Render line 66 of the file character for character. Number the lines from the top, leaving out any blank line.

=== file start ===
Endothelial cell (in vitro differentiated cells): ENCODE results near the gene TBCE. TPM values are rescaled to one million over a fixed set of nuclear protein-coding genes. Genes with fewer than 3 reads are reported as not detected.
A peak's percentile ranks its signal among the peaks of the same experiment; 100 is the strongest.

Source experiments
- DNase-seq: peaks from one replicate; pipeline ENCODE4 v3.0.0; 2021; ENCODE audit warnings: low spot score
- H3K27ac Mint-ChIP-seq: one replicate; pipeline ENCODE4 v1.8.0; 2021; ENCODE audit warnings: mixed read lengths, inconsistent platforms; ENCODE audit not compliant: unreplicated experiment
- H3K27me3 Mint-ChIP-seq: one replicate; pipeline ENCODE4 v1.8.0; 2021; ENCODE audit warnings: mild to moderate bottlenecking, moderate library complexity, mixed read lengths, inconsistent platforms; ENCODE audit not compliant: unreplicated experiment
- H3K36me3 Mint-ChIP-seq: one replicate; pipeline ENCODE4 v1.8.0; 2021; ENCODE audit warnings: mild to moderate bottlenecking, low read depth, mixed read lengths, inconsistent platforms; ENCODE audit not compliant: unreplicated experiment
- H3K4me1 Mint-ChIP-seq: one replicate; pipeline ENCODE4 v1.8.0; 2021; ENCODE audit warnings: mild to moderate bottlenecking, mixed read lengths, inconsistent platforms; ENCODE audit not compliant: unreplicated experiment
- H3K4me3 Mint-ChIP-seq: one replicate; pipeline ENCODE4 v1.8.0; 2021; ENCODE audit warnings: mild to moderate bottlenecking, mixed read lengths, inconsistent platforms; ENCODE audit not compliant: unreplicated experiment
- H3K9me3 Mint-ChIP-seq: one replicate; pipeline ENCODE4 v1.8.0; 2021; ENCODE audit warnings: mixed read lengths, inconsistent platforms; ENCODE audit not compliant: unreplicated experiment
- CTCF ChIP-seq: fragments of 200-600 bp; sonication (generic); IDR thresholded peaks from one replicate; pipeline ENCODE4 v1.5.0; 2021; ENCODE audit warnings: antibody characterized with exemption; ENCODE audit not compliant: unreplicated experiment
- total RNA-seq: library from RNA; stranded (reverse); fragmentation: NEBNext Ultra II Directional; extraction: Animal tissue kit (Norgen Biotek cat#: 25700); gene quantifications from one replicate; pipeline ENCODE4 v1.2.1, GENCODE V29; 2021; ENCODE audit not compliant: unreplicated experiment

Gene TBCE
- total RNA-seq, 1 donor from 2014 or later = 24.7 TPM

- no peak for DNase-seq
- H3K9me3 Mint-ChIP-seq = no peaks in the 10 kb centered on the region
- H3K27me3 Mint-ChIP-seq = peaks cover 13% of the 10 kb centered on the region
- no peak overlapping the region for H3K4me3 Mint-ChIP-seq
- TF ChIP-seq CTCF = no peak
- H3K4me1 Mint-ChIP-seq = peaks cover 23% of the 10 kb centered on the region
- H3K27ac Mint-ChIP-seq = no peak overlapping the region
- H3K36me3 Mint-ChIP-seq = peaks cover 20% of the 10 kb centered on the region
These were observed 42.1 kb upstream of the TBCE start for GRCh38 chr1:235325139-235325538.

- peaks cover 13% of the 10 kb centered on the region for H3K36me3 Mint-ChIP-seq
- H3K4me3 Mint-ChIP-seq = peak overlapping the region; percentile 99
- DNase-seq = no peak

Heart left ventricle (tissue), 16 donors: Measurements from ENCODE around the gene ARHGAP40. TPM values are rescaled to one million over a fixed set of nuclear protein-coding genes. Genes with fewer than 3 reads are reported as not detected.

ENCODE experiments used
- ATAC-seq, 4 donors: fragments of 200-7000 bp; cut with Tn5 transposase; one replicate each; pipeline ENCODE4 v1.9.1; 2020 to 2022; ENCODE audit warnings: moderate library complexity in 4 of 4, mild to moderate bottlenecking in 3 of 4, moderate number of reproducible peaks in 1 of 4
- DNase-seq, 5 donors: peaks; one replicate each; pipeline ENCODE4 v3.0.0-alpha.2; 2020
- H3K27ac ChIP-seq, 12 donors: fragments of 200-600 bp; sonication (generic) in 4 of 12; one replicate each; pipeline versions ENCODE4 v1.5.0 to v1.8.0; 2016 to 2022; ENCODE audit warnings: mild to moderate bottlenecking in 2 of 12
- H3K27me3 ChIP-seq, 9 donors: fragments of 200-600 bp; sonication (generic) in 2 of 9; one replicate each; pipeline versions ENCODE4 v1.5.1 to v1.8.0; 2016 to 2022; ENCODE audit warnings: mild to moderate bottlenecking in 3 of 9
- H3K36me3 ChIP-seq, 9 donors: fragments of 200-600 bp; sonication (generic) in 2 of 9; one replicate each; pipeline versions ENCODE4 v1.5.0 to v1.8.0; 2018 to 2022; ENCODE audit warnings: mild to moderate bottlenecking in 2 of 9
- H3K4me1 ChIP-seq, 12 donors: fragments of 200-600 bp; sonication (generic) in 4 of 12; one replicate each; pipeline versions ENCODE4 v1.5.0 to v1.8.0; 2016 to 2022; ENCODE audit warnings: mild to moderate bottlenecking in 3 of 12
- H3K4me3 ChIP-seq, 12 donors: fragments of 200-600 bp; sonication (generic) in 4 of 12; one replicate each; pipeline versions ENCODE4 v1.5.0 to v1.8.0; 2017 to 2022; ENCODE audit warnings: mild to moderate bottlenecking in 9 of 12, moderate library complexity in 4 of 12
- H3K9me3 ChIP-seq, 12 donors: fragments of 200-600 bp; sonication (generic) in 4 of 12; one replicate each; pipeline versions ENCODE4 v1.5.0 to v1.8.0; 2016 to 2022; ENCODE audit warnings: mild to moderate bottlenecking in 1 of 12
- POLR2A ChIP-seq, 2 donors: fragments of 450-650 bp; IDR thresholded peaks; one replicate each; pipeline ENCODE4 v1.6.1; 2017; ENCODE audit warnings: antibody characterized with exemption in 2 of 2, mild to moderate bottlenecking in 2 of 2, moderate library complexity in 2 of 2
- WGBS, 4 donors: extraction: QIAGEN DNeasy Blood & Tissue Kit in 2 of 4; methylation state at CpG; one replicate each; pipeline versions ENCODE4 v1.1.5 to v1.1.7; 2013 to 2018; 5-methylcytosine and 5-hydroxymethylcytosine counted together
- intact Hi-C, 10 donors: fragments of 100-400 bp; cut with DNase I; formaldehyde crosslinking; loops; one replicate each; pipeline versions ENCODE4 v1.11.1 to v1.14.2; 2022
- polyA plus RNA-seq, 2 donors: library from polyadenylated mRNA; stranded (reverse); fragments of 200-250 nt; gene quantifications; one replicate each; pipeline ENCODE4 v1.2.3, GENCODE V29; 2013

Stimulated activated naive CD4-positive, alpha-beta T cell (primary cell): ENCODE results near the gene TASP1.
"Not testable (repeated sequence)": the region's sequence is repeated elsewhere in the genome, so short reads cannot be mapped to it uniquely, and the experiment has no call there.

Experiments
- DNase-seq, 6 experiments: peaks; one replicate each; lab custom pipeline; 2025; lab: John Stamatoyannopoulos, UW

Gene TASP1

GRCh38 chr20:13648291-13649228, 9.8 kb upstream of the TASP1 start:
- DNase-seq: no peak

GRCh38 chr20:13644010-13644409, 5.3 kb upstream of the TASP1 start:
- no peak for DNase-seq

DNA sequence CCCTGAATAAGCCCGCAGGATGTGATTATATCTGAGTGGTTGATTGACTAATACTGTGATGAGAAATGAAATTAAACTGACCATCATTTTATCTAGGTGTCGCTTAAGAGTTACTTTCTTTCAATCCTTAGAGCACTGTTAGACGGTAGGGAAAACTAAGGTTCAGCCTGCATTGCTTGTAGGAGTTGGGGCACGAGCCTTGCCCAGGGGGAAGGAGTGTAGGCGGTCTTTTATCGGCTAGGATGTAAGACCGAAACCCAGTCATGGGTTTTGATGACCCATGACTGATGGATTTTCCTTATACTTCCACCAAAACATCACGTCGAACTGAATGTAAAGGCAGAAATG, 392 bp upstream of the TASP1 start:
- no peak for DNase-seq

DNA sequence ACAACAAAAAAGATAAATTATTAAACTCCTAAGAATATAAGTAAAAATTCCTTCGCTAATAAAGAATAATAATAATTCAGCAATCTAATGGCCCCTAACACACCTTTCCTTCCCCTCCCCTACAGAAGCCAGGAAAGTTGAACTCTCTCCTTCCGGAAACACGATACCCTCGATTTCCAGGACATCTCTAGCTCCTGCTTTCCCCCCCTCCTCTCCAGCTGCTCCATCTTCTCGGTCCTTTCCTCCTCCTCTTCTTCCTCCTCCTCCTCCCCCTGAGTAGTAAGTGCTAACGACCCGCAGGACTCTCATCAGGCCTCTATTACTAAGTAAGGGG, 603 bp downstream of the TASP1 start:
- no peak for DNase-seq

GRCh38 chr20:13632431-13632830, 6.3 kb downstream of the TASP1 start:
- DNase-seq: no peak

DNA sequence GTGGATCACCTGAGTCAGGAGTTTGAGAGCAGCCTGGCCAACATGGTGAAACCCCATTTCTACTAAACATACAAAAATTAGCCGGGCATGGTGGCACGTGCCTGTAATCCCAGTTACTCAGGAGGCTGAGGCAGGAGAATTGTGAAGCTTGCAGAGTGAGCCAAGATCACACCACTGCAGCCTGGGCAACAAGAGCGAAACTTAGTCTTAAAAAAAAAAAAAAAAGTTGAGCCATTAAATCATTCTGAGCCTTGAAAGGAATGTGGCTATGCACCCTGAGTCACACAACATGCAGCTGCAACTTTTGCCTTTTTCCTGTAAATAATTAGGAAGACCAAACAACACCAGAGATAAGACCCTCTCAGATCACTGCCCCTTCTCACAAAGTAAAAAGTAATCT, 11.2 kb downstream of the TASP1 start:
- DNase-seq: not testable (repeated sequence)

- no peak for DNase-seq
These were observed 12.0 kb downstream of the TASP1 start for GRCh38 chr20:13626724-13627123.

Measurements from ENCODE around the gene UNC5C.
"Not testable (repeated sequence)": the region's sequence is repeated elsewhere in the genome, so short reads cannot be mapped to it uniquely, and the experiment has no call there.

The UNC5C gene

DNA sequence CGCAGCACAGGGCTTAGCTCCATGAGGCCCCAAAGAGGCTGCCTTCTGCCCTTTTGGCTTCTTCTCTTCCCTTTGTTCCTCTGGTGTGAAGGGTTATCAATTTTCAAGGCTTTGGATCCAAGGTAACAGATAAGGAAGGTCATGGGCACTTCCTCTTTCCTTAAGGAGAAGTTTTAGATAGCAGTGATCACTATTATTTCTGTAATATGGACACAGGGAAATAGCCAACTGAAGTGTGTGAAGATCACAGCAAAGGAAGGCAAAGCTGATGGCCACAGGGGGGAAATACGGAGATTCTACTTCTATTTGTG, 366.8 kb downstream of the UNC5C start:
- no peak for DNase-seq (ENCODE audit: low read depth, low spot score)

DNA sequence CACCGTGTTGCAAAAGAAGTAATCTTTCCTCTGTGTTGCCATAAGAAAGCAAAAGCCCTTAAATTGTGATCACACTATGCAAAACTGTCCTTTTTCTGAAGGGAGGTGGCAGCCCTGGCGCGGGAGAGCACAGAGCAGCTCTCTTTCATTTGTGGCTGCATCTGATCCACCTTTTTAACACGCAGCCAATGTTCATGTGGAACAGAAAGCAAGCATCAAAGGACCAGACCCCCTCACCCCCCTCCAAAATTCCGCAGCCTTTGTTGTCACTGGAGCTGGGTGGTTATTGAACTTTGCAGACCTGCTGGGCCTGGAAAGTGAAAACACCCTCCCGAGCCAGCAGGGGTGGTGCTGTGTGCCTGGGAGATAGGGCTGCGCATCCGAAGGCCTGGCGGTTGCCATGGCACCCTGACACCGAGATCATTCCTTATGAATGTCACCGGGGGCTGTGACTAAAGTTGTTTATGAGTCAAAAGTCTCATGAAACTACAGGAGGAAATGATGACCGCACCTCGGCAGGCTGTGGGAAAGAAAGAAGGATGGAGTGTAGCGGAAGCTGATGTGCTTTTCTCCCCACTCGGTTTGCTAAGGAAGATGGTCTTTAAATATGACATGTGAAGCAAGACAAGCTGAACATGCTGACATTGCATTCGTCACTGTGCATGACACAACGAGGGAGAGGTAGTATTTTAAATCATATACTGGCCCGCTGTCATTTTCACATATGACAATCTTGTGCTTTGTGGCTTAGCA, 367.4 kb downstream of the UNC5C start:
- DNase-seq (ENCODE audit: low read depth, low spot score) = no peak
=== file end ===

- DNase-seq (ENCODE audit: low read depth, low spot score) = no peak